Existence and Uniqueness of solutions

I'm pretty confused about this topic in Differential Equations. It's a simple topic, but I just can't get the gist of it.

Here are two examples that I would like for you to explain to me

1. $\dfrac{dy}{dx} = y^\frac{1}{3},\quad y(0) = 1$
2. $\dfrac{dy}{dx} = y^\frac{1}{3},\quad y(0) = 0$

for number 1 a unique solution exist near $x = 0$, but for 2 uniqueness is not guaranteed. Please explain, boggles my mind.

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We know that Picard gives sufficient conditions for the existence of a unique solution:

Theorem: Let $R$ be a rectangular region in the $xy$-plane defined by $$a\leq x\leq b, ~~c\leq y\leq d$$ that contains the point $(x_0,y_0)$ in its interior. If $f(x,y)$ and $\partial f/\partial y$ are continuous on $R$ , then there exists an interval $I$ centered at $x_0$ and a unique function $y(x)$ defined on $I$ satisfying the initial-value problem $$y'=f(x,y),~~y(x_0)=y_0$$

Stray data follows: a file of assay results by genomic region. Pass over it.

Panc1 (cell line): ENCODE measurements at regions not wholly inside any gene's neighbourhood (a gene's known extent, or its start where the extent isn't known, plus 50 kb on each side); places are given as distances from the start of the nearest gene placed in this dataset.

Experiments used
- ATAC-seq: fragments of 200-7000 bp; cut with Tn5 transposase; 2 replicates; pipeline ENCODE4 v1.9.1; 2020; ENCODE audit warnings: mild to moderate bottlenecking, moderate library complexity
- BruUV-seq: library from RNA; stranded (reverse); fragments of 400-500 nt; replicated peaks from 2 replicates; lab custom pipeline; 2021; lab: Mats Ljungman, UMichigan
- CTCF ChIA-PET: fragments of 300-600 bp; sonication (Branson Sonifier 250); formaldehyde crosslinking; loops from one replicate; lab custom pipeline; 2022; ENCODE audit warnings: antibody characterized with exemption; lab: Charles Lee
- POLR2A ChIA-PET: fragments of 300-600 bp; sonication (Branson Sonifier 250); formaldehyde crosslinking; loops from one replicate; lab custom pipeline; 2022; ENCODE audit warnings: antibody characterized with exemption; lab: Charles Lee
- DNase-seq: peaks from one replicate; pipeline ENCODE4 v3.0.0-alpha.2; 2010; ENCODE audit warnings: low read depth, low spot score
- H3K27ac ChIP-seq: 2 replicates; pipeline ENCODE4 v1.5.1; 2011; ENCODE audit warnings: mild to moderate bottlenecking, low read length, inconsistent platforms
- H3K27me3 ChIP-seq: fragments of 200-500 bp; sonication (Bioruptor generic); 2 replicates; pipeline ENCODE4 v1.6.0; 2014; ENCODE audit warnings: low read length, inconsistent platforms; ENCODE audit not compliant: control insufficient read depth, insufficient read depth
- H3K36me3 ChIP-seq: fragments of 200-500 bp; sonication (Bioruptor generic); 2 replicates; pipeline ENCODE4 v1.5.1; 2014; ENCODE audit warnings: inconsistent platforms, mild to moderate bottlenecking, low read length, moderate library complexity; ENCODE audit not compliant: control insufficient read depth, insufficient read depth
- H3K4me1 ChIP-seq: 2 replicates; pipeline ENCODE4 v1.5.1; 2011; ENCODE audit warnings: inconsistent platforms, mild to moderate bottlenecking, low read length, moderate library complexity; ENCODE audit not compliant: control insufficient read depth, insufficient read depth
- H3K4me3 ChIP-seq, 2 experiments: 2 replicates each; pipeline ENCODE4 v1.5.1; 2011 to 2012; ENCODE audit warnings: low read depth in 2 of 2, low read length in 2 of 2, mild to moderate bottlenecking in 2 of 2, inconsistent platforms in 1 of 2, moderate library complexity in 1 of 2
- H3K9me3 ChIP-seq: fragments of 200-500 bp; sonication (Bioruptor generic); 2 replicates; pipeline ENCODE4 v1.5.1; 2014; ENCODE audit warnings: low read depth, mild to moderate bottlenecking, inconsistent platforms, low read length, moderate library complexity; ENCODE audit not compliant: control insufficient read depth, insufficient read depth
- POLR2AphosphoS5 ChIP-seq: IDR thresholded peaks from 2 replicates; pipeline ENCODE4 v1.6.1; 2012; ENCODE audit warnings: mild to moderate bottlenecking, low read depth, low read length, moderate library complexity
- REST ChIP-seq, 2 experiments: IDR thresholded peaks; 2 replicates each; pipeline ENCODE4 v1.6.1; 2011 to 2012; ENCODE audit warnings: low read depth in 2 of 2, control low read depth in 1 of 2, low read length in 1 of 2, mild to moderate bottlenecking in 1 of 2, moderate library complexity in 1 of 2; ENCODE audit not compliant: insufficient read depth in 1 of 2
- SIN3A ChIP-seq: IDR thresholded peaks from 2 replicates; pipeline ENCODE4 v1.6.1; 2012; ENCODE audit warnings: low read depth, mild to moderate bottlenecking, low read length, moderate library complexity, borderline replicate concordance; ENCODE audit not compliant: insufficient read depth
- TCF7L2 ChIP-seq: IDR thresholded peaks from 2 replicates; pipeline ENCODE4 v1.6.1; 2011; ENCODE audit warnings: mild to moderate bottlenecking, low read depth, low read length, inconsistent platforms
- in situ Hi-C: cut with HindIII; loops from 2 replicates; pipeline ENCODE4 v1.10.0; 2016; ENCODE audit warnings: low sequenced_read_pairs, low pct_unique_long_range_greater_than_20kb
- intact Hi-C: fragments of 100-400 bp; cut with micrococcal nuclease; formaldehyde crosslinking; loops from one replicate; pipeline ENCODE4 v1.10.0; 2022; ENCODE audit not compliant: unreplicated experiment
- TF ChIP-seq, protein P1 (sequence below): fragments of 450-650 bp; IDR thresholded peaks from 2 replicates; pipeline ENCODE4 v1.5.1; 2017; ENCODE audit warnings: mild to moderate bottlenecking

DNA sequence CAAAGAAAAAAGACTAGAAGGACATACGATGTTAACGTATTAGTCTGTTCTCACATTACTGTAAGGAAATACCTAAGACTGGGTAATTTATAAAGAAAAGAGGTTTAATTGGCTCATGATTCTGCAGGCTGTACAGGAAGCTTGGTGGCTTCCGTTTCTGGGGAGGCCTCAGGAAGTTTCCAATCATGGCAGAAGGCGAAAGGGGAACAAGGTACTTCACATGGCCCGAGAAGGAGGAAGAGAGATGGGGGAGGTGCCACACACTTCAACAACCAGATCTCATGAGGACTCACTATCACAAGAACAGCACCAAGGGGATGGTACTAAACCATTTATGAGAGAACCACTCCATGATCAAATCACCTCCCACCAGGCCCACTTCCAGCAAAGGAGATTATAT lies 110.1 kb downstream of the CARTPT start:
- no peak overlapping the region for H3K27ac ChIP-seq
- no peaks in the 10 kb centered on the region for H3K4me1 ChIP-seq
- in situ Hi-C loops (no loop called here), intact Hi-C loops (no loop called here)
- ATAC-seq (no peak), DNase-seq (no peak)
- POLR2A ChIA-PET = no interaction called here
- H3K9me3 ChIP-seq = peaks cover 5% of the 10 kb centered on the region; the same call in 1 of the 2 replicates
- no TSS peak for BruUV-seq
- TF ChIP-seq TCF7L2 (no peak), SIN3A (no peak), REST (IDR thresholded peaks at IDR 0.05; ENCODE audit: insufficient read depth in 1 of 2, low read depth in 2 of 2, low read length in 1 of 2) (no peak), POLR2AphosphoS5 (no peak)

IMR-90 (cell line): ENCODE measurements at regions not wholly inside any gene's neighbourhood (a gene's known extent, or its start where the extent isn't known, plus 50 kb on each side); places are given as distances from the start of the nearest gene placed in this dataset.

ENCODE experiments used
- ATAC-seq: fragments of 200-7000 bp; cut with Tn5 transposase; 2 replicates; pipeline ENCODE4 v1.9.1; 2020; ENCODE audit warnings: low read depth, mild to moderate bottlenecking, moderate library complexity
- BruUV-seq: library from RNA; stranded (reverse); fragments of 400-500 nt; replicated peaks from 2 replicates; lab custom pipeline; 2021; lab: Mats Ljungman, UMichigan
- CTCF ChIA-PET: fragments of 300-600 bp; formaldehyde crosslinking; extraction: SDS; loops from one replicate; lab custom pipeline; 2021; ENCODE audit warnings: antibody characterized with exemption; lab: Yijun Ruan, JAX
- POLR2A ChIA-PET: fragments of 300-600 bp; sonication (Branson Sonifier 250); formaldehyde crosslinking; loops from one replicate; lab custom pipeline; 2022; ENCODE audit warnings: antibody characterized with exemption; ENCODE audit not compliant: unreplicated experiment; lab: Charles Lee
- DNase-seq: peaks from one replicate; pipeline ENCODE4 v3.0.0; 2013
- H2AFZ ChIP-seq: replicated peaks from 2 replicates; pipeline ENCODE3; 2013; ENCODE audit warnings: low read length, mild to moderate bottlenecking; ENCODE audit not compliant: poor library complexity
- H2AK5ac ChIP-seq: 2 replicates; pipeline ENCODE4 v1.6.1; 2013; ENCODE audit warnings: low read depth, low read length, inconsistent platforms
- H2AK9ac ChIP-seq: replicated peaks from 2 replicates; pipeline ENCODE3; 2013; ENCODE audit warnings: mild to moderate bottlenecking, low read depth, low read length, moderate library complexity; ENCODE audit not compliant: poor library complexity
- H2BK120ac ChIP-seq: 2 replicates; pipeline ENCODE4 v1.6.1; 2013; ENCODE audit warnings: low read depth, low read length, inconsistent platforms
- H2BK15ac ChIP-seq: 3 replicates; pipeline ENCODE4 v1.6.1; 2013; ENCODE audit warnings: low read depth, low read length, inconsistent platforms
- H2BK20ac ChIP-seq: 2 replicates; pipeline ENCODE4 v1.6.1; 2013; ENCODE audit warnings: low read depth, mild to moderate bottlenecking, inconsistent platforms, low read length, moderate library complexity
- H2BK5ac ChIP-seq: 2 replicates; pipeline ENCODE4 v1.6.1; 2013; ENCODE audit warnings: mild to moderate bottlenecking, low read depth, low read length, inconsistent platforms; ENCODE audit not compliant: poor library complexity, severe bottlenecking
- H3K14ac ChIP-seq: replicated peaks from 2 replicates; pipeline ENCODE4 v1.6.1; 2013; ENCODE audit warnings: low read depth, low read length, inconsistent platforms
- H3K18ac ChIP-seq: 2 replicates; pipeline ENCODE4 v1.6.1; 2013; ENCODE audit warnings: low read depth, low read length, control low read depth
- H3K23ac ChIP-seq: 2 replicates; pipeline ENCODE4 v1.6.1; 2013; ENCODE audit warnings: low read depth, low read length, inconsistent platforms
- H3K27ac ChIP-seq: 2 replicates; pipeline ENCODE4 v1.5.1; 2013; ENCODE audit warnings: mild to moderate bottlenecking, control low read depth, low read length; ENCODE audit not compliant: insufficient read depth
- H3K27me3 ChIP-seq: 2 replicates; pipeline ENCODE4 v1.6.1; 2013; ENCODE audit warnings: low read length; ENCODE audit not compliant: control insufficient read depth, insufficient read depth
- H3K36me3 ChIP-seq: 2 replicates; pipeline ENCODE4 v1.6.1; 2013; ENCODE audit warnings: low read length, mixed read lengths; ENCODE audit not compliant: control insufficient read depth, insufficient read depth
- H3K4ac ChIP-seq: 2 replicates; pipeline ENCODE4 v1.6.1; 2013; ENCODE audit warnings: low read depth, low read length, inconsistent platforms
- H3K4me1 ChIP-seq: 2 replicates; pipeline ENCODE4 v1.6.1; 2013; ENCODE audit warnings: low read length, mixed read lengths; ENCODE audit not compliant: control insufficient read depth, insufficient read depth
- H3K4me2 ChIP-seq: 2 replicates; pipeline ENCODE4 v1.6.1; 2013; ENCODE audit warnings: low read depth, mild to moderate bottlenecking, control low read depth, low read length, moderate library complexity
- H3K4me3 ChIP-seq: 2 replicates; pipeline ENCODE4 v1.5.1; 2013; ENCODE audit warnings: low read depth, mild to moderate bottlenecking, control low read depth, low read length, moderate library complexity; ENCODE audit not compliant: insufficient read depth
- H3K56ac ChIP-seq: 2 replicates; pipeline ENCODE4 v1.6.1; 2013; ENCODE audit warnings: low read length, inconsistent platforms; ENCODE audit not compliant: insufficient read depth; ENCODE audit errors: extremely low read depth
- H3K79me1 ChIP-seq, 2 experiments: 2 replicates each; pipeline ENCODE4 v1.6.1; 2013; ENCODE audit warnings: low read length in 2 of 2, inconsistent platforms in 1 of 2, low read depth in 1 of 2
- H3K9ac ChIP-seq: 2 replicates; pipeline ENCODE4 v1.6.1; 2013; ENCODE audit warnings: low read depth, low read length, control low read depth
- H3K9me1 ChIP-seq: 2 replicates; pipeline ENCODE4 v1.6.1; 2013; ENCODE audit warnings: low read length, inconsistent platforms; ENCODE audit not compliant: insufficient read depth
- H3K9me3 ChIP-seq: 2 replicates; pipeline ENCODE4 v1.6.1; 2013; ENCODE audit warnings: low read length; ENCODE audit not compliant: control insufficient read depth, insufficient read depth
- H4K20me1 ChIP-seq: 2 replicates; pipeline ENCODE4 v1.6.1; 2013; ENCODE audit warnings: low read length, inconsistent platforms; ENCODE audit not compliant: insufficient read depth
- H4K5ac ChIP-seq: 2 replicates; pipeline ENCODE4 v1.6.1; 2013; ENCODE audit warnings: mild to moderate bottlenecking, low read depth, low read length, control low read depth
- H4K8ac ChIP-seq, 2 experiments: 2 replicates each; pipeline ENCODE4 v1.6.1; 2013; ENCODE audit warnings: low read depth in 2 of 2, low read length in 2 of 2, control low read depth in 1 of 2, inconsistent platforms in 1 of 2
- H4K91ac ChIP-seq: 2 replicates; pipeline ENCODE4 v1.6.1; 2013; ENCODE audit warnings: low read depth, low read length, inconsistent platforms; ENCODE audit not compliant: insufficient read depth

Here you have the OE, $y'=\sqrt[3]{y}$. So $f(x,y)=\sqrt[3]{y}$ and then $\partial f/\partial y=\frac{1}{3y^{2/3}}$. Now, I think you will find the answer by your own and by using the Theorem. Just look at the origin and the point $(0,1)$ in the following graph:

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Nice graph, nice answer! +1 – amWhy Jan 31 '13 at 0:09
@amWhy: Thanks amWhy. ;-) – Babak S. Jan 31 '13 at 6:33

Observe, for number 2 for example, that applying the Mean Value Theorem we have $$\frac{| \sqrt[3]{y} - \sqrt[3]{x} |}{|x-y|}= \frac{1}{3\sqrt[3]{c^2}}=f^{\prime}(c),$$ for a certain $c \in (x,y) \subset B(0,\varepsilon)$, $\varepsilon >0$, so as $x \to y$, this tends to $f^{\prime}(0) = \infty$. Hence, there exists some $M>0$, as big as you want, such that $$| \sqrt[3]{y} - \sqrt[3]{x} | > M |y - x |,$$ for $x$, $y$ in a neighbourhood of zero. Hence, $\sqrt[3]{y}$ is not a Lipschitz function near zero and thus uniqueness cannot be granted. Note that this does not happen in case 1 because if you take values around one instead of zero the derivative is not going to be infinity. This is due to Picard's Theorem. The existance is granted in both cases because of the weaker version, the Peano's Theorem, which states that if the function is continuous around the initial condition, then the solution does exist. However, you need Lipschitz-ness for the uniqueness.

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+1 an Illuminating answer. – Babak S. Feb 1 '13 at 9:46